Are you worried about the question, ‘why is my lavender wilting?’. Do you not know what to do, or do not even know what you are doing wrong? Well, do not worry. We are here to answer all your questions about ‘why is my lavender wilting?’.
This purple plant is not just beautiful, but according to studies, it also has therapeutic qualities. It does not require excessive care as well. This makes lavender the perfect plant for you.
Lavenders are resistant to droughts, and they do not require a lot of water. So if your lavender is wilting, it has nothing to do with under-watering, there might be some other reasons. Identifying these reasons is the first step to solving the problem.
If you want the answer to ‘why is my lavender wilting?’, carry on reading.
Why is My Lavender Wilting – Reasons and Solutions
There are many reasons why your lavender might be wilting, and we will get into each of them in detail. Each cause has a solution or preventative measure which is implemented in order to help make your lavenders fresh and healthy again.
1. Environmental Changes
Just like humans, a plant can also exhibit signs of stress under a change in its surroundings. And even though lavender can adjust in both warm and cold conditions, making it a very adaptable plant, it is prone to showing physical signs of shock and takes a period of adjustment.
One of these signs of shock is wilting. A lavender plant can wilt temporarily as the conditions change. These conditions include humidity, temperature, type of soil, and frequency of watering.
The roots of the plant also have to adjust to the soil type, nutrients, rate of drainage, and availability of water when it is displaced from one place to another. This can be seen mostly if you transplant a plant. The garden shop and your home garden might have different conditions.
Wilting due to heat is only temporary. It is something you can fix only by taking care of your plant and using all the best care practices for growing lavender.
One thing every owner should keep in mind is that lavenders need more water than usual right after transplanting. Once it starts adjusting to the new environment, you can get back to the regular watering routine.
Wilting can also occur after transplanting if the conditions are too warm. Try to transplant it in the spring and fall seasons, rather than the summer season. The cool temperature gives the lavender roots a chance to adjust.
Lavender flowers start budding in June and bloom in July, so planting them before summer also gives them time to prepare.
All owners should establish this fact in mind: lavenders prefer dry conditions, combined with well-drained sandy soil. Over-watering will only cause the soil to become too damp, and cause root rot and fungal diseases.
Root rots can become worse with time and start to affect the leaves and the flowers. The foliage will begin to turn brown. People often look at brown leaves and assume that the plant is dried out, and start over-watering it. That worsens the condition.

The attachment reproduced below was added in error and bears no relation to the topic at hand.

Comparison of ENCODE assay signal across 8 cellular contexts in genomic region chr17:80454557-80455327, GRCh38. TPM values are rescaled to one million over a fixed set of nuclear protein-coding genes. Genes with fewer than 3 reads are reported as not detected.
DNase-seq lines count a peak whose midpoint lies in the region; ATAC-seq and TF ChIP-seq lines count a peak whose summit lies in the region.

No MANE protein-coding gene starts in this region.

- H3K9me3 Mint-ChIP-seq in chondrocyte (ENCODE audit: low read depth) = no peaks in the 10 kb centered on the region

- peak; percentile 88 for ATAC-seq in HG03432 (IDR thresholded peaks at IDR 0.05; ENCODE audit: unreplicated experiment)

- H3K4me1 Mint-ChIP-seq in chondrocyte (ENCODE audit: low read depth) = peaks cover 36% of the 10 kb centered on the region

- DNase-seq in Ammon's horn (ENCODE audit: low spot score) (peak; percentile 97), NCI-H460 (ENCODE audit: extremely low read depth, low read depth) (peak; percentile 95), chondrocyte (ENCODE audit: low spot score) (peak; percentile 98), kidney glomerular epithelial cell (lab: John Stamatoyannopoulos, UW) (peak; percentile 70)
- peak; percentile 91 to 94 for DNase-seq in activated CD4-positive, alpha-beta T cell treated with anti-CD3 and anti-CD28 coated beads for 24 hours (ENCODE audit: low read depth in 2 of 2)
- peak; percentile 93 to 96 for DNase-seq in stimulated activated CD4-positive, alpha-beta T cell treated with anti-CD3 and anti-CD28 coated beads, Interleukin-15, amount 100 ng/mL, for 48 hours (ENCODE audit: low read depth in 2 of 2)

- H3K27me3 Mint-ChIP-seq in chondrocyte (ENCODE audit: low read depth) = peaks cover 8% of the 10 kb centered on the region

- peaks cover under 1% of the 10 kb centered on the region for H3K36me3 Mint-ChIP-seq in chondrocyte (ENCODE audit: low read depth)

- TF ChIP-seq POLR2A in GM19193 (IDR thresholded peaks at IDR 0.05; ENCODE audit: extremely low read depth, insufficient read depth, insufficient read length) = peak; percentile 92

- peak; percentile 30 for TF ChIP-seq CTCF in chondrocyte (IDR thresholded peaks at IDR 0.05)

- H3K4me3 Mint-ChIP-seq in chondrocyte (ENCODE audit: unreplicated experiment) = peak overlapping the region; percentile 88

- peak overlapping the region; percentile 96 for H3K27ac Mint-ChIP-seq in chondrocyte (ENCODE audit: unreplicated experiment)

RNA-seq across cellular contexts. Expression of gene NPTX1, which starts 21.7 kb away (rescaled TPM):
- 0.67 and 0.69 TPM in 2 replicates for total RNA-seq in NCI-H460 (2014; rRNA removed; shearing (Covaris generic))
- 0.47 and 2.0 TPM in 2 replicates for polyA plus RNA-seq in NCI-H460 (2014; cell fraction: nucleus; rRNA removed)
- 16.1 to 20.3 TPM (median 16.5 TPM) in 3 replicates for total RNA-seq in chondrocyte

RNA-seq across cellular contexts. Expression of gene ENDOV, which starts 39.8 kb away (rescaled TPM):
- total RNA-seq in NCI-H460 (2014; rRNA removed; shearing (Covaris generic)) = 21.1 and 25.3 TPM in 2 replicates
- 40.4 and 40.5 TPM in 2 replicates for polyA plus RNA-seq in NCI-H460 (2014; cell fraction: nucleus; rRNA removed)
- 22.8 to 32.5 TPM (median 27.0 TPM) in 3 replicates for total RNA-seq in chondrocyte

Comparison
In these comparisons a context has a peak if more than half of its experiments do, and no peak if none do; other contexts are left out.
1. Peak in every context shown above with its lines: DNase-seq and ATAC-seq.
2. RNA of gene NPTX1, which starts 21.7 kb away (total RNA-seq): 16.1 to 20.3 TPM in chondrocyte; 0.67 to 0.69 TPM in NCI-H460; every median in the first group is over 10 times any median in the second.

Water your lavender plant only once every two weeks, no more than that. If you water it any more than that, the plant will start to wilt. If your plant has already begun to wilt, let the soil dry out. This will help the lavender plant recover.
Lavender starts to wilt as a response to excessive heat. As a method of adaptation to days that are too warm, the foliage starts to curl. This often happens when a hot day is followed by a mild day.
If by the day your lavender wilts, but as the heat goes down, it goes back to normal, then you have nothing to worry about. It’s just a normal reaction of the lavender to a hot day.
Keep an eye on your plant. If you observe that the plant goes back to normal in the evening, your lavender is doing well.
4. The Wrong Pot
Some factors only impact lavenders in pots. If your pot isn’t the right size, and the roots aren’t given enough space, the lavender can begin to wilt. There are many problems that can happen to a lavender plant if the pot is small. The following are some of them:
- There might not be enough space for roots to grow and absorb the needed amount of nutrients.
- The roots might not be well insulated.
- As lavenders need sunlight, it has to be placed under the sun. If the pot is too small, the sun will dry the pot.
- The soil in a small pot will dry out quickly.
The lavender pot also has to be made of the right material. If the plant is put in a metallic pot, it will conduct more heat and dry out faster. This can cause wilting.
Choose a ceramic or clay pot with a diameter between 12 and 16 inches. This will give roots enough space and will prevent the soil from drying out. The pot we recommend is Deco 79 Planter. It’s available on Amazon.
5. Rich Soil
Lavenders prefer soil that isn’t too rich in nutrients. Lavender are evolved to live in sandy or stony soil because of their Mediterranean origin, and over fertile soil will make the lavender plant wilt.
Don’t use fertilizers and make sure to use sandy soil.
>> Related Post: 4 Easy Methods to Prevent Your Lavenders from Dying
In conclusion, lavenders can start to wilt, but using some preventative measures, care methods, and useful products like Deco 79 Planter, you can avoid this wilting. Lavender may be prone to wilting but they surely are the perfect plant, because of their easy to care for nature and therapeutic properties.
Hopefully, this article helped you to find the answer to your question, ‘why is my lavender wilting?’. If you still have any questions or queries, feel free to comment them down below.